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NCJ Number: NCJ 199048   Add to Shopping cart   Find in a Library
Title: Mailroom Scenario Evaluation, Final Report
Author(s): Robert F. Butler
Date Published: 11/2002
Page Count: 90
Sponsoring Agency: National Institute of Justice
US Department of Justice
Office of Justice Programs
United States of America
Grant Number: 2000-RD-R-038
Sale Source: National Institute of Justice/NCJRS
Box 6000
Rockville, MD 20849
United States of America

NCJRS Photocopy Services
Box 6000
Rockville, MD 20849-6000
United States of America
Document: PDF 
Type: Report (Study/Research)
Language: English
Country: United States of America
Annotation: In this final report, conclusions and findings are presented from a federally sponsored evaluation conducted to determine the performance of drug detection instruments or technologies in detecting mail items containing drugs while processing mail in penitentiary mailrooms, to improve the drug screening process in the Federal Bureau of Prisons (BOP).
Abstract: The processing of mail at penitentiary mailrooms is a detailed, labor-intensive operation. In addition to routine inspection and sorting, all penitentiary mail is screened for concealed drugs. To improve the drug screening process, the U.S. Department of Justice, Office of Justice Programs, National Institute of Justice sponsored an investigative effort to identify, evaluate, and demonstrate drug detection equipment and technologies. The goal was to improve the efficiency and effectiveness of the drug screening process for the Bureau of Prisons (BOP) Federal penitentiary mailrooms. This report documents the evaluation performed at the Thunder Mountain Evaluation Center in 2001, as well as results of preparatory testing. The drug detection systems evaluated fell within two general classes of technology: trace detection and bulk detection. The drugs chosen for investigation were marijuana, cocaine, heroin, methamphetamine, ecstasy, and LSD. The Mailroom Scenario Evaluation evaluated the performance of drug detection instruments and technologies while simulating a prison mailroom environment. Due to difficulties in handling most of the drugs of interest, only marijuana and cocaine were used in the scenario evaluation. The chief objectives of the scenario test and evaluation were to: (1) simulate the penitentiary mailroom environment and processes; (2) simulate receipt of a relatively few mail items containing drugs within an overall larger quantity of “clean” mail; and (3) determine the performance of each drug detection instrument or technology in detecting mail items containing drugs. The operational minimum detection level (OMDL) evaluation was conducted in 2001 for four of the systems under test (SUTs). These SUTs were off-the-shelf trace detection units of nearly identical configuration to the units used in the Mailroom Secenario Evaluation. The OMDL results were used to extrapolate results of marijuana and cocaine testing to those drugs not tested in the mailroom scenario evaluation. Conclusions drawn from the evaluations included: (1) items mailed through the postal system did not pick up any substantial amounts of drug contamination; (2) the chemical reagent spray technology did not perform well for the concealment conditions and quantities investigated; (3) the bulk detection system could see small amounts of drugs in individual and simple mail items when hidden in the seams or in the contents; and (4) the trace detection systems had high false alarm rates. Future evaluations will address how to best employ the instruments in a real world environment. Figures and Appendices A-B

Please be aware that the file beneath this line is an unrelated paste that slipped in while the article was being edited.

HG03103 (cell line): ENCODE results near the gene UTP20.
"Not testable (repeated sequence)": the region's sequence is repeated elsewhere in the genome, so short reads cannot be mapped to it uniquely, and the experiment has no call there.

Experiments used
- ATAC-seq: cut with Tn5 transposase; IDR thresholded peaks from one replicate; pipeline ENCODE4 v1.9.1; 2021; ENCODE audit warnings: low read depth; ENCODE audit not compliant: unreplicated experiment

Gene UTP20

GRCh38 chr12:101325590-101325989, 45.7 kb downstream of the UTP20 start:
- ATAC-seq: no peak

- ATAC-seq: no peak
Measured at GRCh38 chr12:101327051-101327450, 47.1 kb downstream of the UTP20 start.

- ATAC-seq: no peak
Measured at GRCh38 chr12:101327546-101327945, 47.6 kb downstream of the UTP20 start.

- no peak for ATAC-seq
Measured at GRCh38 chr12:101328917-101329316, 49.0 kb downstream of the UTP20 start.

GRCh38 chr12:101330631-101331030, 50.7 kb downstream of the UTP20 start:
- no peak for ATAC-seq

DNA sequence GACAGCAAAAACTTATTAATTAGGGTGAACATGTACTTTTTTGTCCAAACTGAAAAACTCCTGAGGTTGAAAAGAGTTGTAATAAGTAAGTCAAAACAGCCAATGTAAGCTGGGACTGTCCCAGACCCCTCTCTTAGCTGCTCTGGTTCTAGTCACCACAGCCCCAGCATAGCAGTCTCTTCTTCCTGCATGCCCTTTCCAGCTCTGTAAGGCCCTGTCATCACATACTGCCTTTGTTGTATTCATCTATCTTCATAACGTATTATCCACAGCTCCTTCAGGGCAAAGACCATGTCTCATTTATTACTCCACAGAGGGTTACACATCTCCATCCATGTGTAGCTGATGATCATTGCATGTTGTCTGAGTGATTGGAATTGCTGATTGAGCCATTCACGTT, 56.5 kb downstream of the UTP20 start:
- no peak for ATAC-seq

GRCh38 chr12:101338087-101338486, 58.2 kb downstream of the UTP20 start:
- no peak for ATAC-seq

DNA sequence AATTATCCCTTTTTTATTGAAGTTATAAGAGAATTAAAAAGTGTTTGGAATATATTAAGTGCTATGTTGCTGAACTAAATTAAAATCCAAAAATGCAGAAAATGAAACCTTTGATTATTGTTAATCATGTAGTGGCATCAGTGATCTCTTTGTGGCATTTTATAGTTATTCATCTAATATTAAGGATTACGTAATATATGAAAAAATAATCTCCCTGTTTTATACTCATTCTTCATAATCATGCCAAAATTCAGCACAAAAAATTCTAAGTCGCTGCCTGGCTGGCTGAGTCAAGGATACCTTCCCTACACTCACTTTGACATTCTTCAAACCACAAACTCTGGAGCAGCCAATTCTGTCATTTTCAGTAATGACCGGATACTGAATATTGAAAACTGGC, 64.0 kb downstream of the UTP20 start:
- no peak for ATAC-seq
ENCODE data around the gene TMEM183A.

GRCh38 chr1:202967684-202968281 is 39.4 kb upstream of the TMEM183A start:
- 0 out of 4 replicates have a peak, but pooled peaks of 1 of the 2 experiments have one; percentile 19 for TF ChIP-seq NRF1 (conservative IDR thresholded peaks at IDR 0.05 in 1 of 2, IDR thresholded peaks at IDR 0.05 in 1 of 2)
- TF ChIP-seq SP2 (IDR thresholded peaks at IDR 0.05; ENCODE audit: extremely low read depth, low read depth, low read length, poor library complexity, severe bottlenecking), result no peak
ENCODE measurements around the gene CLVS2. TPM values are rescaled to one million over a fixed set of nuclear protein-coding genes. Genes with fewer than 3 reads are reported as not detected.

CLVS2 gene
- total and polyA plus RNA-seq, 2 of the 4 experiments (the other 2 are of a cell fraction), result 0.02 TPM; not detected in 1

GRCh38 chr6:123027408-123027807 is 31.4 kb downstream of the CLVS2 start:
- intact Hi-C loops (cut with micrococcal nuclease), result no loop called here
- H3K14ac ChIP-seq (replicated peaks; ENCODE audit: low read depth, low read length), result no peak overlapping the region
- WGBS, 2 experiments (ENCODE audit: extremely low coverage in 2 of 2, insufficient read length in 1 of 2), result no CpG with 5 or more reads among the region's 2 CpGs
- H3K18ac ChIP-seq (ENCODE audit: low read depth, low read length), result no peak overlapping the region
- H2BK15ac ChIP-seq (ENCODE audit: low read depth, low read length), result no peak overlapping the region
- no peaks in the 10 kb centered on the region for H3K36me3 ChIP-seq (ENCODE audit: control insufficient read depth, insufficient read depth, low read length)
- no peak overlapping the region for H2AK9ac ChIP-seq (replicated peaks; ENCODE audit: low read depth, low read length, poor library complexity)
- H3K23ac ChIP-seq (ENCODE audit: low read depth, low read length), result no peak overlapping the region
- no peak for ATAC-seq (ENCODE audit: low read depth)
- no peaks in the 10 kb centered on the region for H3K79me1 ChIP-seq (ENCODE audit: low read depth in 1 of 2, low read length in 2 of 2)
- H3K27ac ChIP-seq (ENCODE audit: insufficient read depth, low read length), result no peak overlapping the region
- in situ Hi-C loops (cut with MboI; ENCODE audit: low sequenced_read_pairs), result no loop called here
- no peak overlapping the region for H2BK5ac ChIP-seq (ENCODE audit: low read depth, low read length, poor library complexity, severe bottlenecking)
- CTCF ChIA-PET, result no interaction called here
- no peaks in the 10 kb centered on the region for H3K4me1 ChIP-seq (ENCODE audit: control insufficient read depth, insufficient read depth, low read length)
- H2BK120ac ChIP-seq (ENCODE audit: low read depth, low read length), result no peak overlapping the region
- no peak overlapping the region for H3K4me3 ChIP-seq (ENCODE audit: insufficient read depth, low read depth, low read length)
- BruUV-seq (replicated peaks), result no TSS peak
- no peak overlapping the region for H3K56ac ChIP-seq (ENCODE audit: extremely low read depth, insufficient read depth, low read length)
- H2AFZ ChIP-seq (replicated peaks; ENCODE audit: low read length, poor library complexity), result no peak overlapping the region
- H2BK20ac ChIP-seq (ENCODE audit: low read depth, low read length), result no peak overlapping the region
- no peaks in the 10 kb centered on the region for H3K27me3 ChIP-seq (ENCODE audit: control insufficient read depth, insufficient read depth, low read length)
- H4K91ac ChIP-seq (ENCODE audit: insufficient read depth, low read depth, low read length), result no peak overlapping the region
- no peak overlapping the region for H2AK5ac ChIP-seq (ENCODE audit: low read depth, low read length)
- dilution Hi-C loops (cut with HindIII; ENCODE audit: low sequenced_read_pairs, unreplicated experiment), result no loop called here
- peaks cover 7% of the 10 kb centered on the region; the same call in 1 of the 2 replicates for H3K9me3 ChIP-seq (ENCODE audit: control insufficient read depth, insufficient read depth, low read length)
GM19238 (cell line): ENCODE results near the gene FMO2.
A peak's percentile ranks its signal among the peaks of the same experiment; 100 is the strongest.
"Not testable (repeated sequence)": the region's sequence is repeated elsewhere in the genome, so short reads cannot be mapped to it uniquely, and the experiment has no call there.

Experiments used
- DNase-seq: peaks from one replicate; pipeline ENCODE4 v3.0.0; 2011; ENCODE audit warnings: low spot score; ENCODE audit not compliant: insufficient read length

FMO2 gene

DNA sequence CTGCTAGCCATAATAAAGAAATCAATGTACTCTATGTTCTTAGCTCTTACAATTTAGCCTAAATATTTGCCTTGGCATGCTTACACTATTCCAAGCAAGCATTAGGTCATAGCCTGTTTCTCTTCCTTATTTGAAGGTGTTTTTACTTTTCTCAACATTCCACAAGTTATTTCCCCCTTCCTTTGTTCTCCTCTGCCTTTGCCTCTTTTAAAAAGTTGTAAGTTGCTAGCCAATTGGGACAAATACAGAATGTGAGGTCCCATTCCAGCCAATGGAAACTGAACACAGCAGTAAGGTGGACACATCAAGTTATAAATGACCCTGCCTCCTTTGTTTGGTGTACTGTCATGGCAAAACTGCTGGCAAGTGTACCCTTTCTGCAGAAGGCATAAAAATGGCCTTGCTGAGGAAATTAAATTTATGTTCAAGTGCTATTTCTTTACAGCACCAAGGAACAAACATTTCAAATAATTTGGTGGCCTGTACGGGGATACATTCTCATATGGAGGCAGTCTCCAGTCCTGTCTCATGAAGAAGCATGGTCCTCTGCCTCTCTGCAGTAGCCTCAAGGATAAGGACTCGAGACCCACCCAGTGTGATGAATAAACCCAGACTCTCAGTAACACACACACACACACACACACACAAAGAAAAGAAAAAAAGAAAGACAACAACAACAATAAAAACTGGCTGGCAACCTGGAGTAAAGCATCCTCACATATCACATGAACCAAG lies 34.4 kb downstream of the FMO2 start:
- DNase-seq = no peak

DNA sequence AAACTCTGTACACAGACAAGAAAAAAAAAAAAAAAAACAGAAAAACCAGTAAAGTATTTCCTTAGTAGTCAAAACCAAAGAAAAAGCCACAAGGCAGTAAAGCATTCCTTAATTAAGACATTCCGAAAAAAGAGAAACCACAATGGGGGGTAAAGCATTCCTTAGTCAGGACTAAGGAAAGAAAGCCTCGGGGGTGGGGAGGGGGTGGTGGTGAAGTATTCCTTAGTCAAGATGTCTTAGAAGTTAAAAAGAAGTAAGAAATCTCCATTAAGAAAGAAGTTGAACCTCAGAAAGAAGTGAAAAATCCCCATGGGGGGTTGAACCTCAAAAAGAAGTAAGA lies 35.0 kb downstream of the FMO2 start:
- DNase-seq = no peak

Main Term(s): Drug detection
Index Term(s): Correctional facilities ; Science and Technology ; Correctional institutions (adult) ; Postal crimes ; Corrections effectiveness ; Correctional institution searches ; NIJ final report
   
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https://www.ncjrs.gov/App/Publications/abstract.aspx?ID=199048

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